Will actress be brought to her sneeze by Troika role?
Julia Frith is set to play a French feather duster in Troika Bermuda's upcoming production.
Her problem with the role? She's allergic to feathers.
Time will tell how well the 18-year-old copes — she takes to the stage as Babette in Troika Bermuda's production of Disney's Beauty and the Beast next month.
“I haven't rehearsed yet in my costume, but it's made of feathers and I have a little bit of an allergy to feathers,” she said.
“I am probably going to make myself sneeze all the time, so I'm hoping I can control my body's reaction to that.”
The production runs from August 28 to 30 at the Ruth Seaton James Centre for the Performing Arts at CedarBridge Academy. Directed by Steven Huntsman, with choreography by Eric Bean, Jr, the play aims to transport audiences to the heart of French provincial life where an unlikely love story between the book-smart Belle and temperamental Beast unfolds.
Miss Frith has become pretty adept at mastering foreign accents after being cast as an Italian girl in last year's Troika production of Bermuda Glee.
For the role of Babette the teenager had to brush up on some of her high school French by looking through old notes and listening to foreign language tapes.
“I also like to listen to French music because you really get a feel for the accent in the songs,” the budding actress explained.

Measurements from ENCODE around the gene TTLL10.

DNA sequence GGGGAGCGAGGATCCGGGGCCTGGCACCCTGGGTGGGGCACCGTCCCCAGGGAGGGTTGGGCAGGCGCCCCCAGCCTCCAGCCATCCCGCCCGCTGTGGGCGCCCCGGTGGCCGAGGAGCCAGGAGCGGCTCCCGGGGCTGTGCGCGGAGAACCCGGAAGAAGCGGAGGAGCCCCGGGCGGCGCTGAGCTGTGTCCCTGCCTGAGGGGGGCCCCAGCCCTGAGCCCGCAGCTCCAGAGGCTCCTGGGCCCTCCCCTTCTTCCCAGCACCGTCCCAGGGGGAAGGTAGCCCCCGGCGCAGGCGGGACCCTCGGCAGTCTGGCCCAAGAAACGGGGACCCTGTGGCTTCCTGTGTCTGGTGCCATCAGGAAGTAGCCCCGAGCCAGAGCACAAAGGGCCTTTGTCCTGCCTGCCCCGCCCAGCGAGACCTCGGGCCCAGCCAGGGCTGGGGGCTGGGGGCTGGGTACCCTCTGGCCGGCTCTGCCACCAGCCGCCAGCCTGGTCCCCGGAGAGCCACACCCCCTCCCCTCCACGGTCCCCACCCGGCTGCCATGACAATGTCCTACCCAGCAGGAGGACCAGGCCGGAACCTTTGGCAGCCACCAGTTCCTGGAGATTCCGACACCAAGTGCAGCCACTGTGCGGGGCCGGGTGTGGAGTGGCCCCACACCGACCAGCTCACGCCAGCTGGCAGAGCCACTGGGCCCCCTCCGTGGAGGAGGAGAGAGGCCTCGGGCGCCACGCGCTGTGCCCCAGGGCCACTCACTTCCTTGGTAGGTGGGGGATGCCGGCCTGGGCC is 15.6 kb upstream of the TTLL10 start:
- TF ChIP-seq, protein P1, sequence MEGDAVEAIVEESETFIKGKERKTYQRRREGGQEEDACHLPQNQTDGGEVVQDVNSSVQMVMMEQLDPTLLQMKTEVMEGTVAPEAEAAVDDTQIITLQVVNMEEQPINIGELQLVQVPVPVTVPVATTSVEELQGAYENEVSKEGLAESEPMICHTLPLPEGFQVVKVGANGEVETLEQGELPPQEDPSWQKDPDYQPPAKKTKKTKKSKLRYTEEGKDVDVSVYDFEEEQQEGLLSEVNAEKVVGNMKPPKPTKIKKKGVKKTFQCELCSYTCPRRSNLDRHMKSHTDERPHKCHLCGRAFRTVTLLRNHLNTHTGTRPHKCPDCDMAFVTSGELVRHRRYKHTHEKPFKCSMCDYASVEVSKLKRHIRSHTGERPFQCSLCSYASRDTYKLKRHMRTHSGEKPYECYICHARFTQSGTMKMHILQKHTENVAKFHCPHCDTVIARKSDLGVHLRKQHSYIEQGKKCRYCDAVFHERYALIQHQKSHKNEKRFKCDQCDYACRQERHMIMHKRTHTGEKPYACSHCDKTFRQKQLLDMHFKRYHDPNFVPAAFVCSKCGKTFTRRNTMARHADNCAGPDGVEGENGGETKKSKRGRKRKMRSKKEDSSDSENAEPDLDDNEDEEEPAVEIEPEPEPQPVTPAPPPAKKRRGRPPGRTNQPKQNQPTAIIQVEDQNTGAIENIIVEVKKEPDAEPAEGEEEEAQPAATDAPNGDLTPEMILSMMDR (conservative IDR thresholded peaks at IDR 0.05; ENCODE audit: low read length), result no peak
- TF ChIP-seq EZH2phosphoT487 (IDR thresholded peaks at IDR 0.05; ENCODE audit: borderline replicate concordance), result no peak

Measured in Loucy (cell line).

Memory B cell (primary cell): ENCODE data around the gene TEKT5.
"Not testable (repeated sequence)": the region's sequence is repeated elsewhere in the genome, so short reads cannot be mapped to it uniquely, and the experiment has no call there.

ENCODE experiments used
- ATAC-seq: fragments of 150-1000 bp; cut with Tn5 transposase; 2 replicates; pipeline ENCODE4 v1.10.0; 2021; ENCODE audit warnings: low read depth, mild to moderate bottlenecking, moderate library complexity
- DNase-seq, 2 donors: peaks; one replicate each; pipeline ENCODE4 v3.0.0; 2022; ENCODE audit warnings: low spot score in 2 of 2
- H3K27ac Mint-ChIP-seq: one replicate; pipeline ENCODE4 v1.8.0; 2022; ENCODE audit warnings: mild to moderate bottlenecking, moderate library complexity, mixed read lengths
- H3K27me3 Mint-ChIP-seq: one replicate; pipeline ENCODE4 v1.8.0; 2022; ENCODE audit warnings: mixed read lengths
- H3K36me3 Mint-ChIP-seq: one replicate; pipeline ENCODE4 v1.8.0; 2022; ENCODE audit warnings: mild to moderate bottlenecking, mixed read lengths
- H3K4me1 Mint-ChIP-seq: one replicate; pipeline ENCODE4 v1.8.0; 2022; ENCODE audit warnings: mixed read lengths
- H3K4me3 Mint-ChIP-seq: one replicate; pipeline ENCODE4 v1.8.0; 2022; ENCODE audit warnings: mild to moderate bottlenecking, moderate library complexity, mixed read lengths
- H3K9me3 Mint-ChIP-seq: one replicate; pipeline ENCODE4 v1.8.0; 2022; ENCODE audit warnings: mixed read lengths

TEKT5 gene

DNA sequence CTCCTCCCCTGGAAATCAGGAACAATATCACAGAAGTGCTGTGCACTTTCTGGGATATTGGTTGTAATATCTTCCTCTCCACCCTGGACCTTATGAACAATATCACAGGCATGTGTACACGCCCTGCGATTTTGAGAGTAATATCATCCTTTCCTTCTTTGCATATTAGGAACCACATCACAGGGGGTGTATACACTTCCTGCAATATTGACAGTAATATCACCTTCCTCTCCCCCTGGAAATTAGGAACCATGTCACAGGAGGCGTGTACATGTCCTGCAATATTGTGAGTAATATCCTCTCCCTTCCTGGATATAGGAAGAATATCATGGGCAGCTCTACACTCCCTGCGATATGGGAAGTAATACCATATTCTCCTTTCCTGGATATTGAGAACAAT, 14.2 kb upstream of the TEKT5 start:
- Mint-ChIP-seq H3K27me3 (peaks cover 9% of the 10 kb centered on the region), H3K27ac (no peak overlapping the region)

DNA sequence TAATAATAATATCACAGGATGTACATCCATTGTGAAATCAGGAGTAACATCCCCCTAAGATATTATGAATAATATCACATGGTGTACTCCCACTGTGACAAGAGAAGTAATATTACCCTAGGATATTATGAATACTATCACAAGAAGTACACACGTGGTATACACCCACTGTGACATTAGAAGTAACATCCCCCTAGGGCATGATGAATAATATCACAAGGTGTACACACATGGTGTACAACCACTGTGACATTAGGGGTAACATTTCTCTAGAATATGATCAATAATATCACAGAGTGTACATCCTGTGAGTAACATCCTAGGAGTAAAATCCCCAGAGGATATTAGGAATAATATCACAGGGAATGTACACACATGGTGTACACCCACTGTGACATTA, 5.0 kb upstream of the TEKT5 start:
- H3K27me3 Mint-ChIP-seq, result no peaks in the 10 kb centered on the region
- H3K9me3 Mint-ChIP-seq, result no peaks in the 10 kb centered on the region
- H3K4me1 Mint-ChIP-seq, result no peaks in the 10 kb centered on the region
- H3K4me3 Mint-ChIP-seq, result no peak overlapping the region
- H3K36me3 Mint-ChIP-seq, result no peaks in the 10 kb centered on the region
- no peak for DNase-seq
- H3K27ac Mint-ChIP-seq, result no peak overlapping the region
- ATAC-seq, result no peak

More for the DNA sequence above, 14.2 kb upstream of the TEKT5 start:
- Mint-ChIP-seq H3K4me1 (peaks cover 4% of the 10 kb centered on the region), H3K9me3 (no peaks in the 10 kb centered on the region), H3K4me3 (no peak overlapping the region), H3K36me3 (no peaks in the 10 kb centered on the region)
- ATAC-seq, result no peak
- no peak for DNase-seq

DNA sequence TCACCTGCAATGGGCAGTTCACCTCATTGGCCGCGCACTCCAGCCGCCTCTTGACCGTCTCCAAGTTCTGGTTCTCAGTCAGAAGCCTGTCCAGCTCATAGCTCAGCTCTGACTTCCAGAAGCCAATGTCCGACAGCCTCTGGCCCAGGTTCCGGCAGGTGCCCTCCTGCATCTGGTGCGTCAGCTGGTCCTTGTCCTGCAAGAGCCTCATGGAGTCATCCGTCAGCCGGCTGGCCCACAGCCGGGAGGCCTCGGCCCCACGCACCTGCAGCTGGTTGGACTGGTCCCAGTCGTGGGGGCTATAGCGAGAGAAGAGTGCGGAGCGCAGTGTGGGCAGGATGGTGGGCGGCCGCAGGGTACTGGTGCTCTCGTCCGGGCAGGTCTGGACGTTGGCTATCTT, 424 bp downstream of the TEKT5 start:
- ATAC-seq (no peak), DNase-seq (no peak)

“There is a lot of background work that goes into it. A lot of people think you get up there on stage and wing it, but I did a lot to prepare myself to step into this role. “Actors have to do research to create a real foundation so the character doesn't feel flat, like they are empty. When you meet a person on the street you can tell they have had life experiences and have a personality. Characters on stage need to be the same way.”
Miss Frith happens to come from a family of entertainers. Her grandfather is puppeteer Michael Frith, the creator of Fraggle Rock, a television show in the 1980s, which was inspired in part by Bermuda.
“The line of Friths that I come from are involved with the muppets so my grandparents have worked for Dr Seuss and Jim Henson as well,” she told The Royal Gazette.
“Acting and the performing arts have been in my blood since I was born.
“My parents really encouraged me growing up to keep doing what I love. And over the past couple of years I have been taking bigger steps to get into theatre and build up my stage experience.”
Her plan is to first develop her own career in the arts and get experience overseas, before returning to Bermuda where she hopes to teach young people what she has learned. She is preparing to study drama at Julliard next year.
So far she has enjoyed having the chance to act a little “silly” on stage in the role of candlestick Lumière's love interest.
“It's not every day you can go on stage and work to make an inanimate object believable,” she said.
Another reward has been sharing in the experience with other young people passionate about music, theatre and dance.
“I have found so much love and encouragement with the team here at Troika,” she said. “You feel like you are part of a family and are learning, growing together and sharing this experience.”